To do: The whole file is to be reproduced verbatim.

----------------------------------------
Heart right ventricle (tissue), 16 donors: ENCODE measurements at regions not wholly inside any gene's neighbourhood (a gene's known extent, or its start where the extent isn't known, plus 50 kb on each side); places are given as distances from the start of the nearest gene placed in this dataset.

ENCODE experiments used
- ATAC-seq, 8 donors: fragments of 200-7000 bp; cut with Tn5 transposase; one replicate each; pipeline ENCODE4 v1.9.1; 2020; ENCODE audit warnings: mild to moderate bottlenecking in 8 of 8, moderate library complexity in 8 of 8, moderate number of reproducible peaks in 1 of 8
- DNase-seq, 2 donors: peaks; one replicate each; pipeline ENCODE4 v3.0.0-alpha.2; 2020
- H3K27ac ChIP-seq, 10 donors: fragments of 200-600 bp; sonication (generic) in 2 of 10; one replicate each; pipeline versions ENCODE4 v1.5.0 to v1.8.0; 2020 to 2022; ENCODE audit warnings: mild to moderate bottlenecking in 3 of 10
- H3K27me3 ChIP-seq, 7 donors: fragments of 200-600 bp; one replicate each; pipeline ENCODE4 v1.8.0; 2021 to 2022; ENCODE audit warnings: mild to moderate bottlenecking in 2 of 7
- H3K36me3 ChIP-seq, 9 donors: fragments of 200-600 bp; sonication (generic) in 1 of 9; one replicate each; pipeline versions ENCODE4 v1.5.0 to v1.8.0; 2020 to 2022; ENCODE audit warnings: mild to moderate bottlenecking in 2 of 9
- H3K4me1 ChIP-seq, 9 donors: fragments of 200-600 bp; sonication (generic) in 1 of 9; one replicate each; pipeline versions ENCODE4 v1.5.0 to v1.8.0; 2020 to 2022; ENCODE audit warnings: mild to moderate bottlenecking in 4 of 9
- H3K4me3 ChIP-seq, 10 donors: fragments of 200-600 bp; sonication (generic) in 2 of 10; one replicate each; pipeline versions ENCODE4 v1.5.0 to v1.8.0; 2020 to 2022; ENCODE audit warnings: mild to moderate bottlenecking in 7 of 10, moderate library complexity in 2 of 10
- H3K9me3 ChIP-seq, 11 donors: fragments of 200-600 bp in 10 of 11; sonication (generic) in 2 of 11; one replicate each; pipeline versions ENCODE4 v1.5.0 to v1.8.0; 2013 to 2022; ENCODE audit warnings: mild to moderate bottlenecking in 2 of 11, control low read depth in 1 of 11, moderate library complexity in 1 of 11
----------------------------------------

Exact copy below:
Heart right ventricle (tissue), 16 donors: ENCODE measurements at regions not wholly inside any gene's neighbourhood (a gene's known extent, or its start where the extent isn't known, plus 50 kb on each side); places are given as distances from the start of the nearest gene placed in this dataset.

ENCODE experiments used
- ATAC-seq, 8 donors: fragments of 200-7000 bp; cut with Tn5 transposase; one replicate each; pipeline ENCODE4 v1.9.1; 2020; ENCODE audit warnings: mild to moderate bottlenecking in 8 of 8, moderate library complexity in 8 of 8, moderate number of reproducible peaks in 1 of 8
- DNase-seq, 2 donors: peaks; one replicate each; pipeline ENCODE4 v3.0.0-alpha.2; 2020
- H3K27ac ChIP-seq, 10 donors: fragments of 200-600 bp; sonication (generic) in 2 of 10; one replicate each; pipeline versions ENCODE4 v1.5.0 to v1.8.0; 2020 to 2022; ENCODE audit warnings: mild to moderate bottlenecking in 3 of 10
- H3K27me3 ChIP-seq, 7 donors: fragments of 200-600 bp; one replicate each; pipeline ENCODE4 v1.8.0; 2021 to 2022; ENCODE audit warnings: mild to moderate bottlenecking in 2 of 7
- H3K36me3 ChIP-seq, 9 donors: fragments of 200-600 bp; sonication (generic) in 1 of 9; one replicate each; pipeline versions ENCODE4 v1.5.0 to v1.8.0; 2020 to 2022; ENCODE audit warnings: mild to moderate bottlenecking in 2 of 9
- H3K4me1 ChIP-seq, 9 donors: fragments of 200-600 bp; sonication (generic) in 1 of 9; one replicate each; pipeline versions ENCODE4 v1.5.0 to v1.8.0; 2020 to 2022; ENCODE audit warnings: mild to moderate bottlenecking in 4 of 9
- H3K4me3 ChIP-seq, 10 donors: fragments of 200-600 bp; sonication (generic) in 2 of 10; one replicate each; pipeline versions ENCODE4 v1.5.0 to v1.8.0; 2020 to 2022; ENCODE audit warnings: mild to moderate bottlenecking in 7 of 10, moderate library complexity in 2 of 10
- H3K9me3 ChIP-seq, 11 donors: fragments of 200-600 bp in 10 of 11; sonication (generic) in 2 of 11; one replicate each; pipeline versions ENCODE4 v1.5.0 to v1.8.0; 2013 to 2022; ENCODE audit warnings: mild to moderate bottlenecking in 2 of 11, control low read depth in 1 of 11, moderate library complexity in 1 of 11